Effect of Cooking Methods on Phenolic Compounds and Scavenging Activity of Cooked Mixed Grain Rice


Effect of Cooking Methods on Phenolic Compounds and Scavenging Activity of Cooked Mixed Grain Rice

Recent studies have shown that thermally processed foods, especially fruits and vegetables, have higher biological activity due to changes in various compounds during heat treatment. The latest studies have reported that heat treatment increases total polyphenolic and flavonoid contents, and antioxidant activities in garlic, pears, tomatoes, oranges, and shiitake mushroom. Also, recent epidemiological studies have suggested that increased consumption of whole grains, fruits, and vegetables is associated with reduced risk of chronic diseases . This association might be attributed to natural antioxidants such as vitamin C, tocopherol, carotenoids, polyphenolics, and flavonoids, which prevent freeradical damage

The purpose of this study was to investigate the cooking characteristics and antioxidant activity of cooked-rice with different mixing ratio of sorghum and cooking methods for increase the eating quality characteristic and functional component content of cooked-rice with added sorghum. This is to be used as a basic data for calculating the mixing ratio of cereals. In addition, the effect of addition of fermented alcohol on heat treatment of cereals was investigated in order to improve the functionality of cooked-rice added with sorghum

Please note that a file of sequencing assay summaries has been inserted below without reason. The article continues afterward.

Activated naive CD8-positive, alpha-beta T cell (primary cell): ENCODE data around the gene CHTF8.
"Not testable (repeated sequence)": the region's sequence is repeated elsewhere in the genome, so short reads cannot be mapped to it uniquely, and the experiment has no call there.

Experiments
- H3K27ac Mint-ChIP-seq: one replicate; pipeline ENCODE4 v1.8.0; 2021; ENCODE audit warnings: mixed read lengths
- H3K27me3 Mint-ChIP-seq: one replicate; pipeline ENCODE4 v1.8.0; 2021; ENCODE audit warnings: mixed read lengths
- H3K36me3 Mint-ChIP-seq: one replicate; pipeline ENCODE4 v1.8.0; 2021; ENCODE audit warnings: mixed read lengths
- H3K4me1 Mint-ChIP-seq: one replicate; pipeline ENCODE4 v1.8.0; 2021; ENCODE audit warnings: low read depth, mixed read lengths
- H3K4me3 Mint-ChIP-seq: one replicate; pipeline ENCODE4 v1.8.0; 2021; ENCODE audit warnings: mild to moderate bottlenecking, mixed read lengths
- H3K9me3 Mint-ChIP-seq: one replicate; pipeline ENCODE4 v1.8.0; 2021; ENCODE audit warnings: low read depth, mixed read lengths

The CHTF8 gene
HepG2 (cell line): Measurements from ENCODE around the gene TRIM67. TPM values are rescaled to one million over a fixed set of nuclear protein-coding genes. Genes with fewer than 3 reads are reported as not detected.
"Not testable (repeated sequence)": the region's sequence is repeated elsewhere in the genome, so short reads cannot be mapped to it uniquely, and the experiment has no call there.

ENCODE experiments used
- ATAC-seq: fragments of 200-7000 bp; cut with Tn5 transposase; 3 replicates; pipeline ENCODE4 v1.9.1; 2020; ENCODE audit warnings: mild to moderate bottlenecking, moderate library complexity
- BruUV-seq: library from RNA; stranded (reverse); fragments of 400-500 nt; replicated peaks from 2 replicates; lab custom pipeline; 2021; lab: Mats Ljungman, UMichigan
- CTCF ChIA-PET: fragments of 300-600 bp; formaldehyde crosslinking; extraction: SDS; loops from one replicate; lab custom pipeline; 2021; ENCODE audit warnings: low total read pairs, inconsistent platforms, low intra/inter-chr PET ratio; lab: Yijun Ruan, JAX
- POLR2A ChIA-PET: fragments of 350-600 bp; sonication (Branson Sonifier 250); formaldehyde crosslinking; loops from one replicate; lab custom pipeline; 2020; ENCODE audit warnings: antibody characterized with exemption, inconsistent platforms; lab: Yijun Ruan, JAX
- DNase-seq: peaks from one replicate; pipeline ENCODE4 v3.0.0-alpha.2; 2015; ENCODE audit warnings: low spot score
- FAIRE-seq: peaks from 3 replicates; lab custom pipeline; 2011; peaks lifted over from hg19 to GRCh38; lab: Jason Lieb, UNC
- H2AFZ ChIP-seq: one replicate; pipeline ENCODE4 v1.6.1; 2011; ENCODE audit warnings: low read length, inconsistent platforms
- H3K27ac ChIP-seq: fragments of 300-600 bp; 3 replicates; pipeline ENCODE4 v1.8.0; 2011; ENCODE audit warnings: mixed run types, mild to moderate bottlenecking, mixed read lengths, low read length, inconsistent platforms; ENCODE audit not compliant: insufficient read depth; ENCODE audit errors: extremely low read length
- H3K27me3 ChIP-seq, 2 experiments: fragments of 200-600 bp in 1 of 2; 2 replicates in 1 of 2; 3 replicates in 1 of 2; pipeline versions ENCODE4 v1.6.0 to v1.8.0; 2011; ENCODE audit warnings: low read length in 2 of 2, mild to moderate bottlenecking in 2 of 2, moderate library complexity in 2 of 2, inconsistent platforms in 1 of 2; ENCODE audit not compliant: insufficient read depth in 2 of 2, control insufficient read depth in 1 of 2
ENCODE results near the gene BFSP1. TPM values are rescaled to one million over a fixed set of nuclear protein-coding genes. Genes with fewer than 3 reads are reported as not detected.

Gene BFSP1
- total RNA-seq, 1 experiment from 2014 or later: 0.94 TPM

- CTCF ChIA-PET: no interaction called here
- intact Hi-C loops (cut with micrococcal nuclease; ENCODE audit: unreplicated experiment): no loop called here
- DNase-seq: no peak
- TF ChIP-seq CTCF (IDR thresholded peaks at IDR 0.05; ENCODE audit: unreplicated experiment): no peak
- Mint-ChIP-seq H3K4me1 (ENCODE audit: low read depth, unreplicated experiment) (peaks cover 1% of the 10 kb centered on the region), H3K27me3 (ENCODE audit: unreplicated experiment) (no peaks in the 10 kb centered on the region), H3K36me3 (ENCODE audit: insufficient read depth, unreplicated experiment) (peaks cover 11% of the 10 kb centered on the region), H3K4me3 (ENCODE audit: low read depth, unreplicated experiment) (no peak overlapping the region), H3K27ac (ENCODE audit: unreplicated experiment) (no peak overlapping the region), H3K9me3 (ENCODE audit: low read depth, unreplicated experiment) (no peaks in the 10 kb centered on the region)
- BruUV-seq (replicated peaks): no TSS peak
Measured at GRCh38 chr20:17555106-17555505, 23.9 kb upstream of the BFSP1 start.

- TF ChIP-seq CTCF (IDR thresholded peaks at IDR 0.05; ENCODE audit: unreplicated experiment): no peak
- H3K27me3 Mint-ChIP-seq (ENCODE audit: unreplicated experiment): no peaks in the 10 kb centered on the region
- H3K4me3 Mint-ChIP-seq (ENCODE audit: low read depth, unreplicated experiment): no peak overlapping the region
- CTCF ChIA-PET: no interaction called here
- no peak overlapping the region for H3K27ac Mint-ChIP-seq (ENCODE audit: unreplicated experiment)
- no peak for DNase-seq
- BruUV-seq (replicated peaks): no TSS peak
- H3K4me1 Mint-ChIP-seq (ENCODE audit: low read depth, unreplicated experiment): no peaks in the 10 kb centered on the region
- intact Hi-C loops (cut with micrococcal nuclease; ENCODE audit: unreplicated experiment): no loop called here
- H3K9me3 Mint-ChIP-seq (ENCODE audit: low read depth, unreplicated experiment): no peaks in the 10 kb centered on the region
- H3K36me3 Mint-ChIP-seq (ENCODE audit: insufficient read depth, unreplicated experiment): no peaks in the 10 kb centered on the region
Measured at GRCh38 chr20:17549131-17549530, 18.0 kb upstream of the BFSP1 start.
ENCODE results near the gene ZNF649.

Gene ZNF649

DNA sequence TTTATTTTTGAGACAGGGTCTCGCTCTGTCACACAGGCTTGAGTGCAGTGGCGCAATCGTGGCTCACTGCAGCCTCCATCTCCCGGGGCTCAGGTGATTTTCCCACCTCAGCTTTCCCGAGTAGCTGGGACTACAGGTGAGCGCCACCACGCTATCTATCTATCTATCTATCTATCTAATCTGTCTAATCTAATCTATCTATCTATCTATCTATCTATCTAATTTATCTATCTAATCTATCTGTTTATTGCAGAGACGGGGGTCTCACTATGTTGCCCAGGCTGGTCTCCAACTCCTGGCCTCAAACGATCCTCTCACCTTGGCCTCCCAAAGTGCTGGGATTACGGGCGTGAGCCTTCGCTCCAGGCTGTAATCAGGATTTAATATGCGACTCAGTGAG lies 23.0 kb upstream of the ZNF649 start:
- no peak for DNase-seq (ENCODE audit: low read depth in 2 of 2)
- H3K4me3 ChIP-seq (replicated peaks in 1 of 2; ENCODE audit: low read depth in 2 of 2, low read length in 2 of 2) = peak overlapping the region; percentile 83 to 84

Rice/sorghum mixtures were prepared with 0, 5, 10, 15 and 20% w/w sorghum, washed three times, soaked in water (120 mL) at 25° C for 30 min, and drained. Water with or without alcohol (for cooking; 120 mL water or 100 mL water with 20 mL alcohol [based on data from a preliminary study]) was then added. The functionality of sorghum cereal improves on addition of alcohol. The drained water was used for cooking which is to minimize the loss of useful components. We used normal (Cuckoo CR-0671V, Seoul, Korea) and high-pressure (Cuckoo EHS035FW) rice cookers. The mixtures were placed in a cooking container of a rice cooker and then cooked. The mixtures were automatically boiled or steamed for 50 min. The cooked rice was used as a sample for phenolic compounds and radical scavenging activity analysis.

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